CULTURE & ARTS

Cats Are Taking Over Art Museums, Leaving No Feline-Obsessed Prisoners Behind

"How Cats Took Over the Internet" is a real exhibition headed to an art museum near you.

If you are a human being with access to the Internet, you've seen a cat video.* The early lolcats, the veteran Lil Bub, the more recent two-legged "bunny cat." Cats have, in the words of one very feline-fascinated museum, taken over our online world.

That museum is the Museum of the Moving Image in New York City. Located in Queens, the institution devoted to film, television and digital art is taking a critical look at phenomena like Caturday, Grumpy Cat and Hamilton the Hispter Cat. 

Titled "How Cats Took Over The Internet," the show will feature cat videos, GIFs and images that reflect our culture's need to constantly anthropomorphize the more stoic species of domesticated animals. In particular, the museum will ponder the popularity of user-generated content. You know, the home video of your kitten Steve attempting to attack a ceiling fan. The one you uploaded to Facebook and later found on Buzzfeed. 

“The Internet’s collective obsession with cats offers a window into the way we understand ourselves," associate curator of digital media Jason Eppink explained in a press statement. "This exhibition examines the many reasons for this deceptively frivolous phenomenon and highlights the new ways we’re creating, consuming, and sharing culture.”

In contrast to the grainy cell phone videos that, let's admit, we watch religiously throughout our nine-to-five existence, there will be several screenings in MOMI's amphitheater, organized by Internet Cat Video Festival curator Will Braden. Part of this will include a Cat-vant Garde Film Show devoted to how cats inspired experimental works (Stan Brakhage's "Nightcats," Kurt Vonnegut's Cat’s Cradle, Carolee Schneemann's "Kitsch’s Last Meal," Joyce Weiland's "Catfood," Pola Chapelle's "How to Draw a Cat").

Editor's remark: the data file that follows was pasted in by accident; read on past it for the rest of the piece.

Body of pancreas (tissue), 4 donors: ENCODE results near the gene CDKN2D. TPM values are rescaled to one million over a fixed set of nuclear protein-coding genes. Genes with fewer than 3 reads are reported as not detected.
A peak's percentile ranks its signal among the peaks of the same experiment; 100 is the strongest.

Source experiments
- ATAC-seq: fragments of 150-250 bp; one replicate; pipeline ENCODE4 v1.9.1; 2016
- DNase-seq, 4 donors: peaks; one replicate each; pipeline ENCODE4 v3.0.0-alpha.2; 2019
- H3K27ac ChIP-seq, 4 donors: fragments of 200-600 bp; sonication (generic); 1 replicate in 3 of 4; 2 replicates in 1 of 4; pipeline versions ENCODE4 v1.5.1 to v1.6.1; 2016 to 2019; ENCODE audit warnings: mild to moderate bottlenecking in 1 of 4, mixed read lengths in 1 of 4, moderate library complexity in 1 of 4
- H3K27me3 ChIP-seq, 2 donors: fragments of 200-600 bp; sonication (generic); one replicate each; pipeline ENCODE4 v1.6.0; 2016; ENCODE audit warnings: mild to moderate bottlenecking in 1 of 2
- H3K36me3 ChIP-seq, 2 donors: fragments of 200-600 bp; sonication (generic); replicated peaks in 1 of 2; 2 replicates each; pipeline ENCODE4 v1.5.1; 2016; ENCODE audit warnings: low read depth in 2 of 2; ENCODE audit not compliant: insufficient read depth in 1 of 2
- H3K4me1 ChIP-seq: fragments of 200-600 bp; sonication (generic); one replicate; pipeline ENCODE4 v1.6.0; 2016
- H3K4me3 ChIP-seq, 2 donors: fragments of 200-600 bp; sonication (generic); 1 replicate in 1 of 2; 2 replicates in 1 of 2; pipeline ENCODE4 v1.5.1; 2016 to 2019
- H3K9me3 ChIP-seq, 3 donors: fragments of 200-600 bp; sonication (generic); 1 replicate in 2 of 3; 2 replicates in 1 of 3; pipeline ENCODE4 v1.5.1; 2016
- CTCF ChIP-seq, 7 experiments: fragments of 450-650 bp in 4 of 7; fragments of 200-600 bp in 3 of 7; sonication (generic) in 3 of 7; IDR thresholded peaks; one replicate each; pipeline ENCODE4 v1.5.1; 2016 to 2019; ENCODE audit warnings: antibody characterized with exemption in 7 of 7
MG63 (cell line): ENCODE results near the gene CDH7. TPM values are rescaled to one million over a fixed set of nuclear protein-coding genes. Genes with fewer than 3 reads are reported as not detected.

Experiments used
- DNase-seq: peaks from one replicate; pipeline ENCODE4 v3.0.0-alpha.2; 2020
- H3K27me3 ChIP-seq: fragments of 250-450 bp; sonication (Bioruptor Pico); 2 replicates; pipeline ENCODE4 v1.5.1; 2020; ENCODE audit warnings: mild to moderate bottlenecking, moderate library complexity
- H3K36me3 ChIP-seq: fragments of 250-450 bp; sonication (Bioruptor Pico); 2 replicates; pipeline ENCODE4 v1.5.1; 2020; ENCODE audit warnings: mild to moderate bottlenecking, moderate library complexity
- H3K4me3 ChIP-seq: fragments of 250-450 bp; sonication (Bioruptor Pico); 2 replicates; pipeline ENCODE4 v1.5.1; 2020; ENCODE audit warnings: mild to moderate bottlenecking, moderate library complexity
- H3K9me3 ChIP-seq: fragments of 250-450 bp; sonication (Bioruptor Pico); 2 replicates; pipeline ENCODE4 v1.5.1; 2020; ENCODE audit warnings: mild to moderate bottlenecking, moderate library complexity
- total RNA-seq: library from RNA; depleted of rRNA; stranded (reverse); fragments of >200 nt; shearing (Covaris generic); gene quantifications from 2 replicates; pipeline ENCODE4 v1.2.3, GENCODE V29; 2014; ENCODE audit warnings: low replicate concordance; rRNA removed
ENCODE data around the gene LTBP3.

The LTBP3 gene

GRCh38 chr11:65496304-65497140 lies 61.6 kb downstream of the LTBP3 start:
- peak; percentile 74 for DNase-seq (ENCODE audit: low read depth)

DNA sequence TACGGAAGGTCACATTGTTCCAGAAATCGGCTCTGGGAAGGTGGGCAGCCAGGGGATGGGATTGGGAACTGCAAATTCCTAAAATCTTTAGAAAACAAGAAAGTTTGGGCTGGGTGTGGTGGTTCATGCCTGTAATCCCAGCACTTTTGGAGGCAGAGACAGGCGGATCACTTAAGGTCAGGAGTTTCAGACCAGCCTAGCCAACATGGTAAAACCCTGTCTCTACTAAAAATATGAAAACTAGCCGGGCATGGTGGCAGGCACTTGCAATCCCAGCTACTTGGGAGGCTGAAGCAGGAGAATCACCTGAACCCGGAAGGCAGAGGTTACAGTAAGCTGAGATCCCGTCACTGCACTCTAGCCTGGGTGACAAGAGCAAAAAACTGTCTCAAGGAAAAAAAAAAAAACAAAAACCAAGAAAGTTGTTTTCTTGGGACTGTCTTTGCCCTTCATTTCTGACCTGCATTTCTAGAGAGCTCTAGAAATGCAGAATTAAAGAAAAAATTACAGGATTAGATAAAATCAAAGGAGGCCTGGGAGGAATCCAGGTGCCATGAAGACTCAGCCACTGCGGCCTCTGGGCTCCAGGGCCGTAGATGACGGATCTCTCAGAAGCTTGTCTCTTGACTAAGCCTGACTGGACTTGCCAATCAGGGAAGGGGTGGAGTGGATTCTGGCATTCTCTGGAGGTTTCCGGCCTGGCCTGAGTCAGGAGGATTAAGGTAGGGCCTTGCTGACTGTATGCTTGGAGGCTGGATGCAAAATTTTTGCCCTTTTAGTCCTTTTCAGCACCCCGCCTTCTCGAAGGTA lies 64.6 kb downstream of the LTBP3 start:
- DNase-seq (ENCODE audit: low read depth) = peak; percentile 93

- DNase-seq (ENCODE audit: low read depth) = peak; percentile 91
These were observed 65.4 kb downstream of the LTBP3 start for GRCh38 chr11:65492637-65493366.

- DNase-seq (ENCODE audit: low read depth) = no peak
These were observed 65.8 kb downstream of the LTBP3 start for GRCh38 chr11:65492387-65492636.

The higher-brow portion of the show is an homage to the very first avant-garde cat film festival in 1969. It was called "Intercat" and it predated the web. 

The exhibition will also provide a timeline of the meteoric rise of online cat mania, doing what museums do best -- providing a historic representation of this very specific fandom, along with a world map of international animal memes created by The Civic Beat, a collective of researchers and writers focused on civic technology.

"How Cats Took Over The Internet" opens on August 7 and will run until January 31, 2016. If past cat-themed art exhibitions are any indication -- "Life of Cats: Selections from the Hiraki Ukiyo-e Collection," or the art of CatCon -- expect crowds. 

*If you're neither human nor do you have access to the Internet, let me be the first to welcome you to planet Earth, future captors. Let our cat videos serve as peace offerings.

Images courtesy of the Infinite Cat Project.

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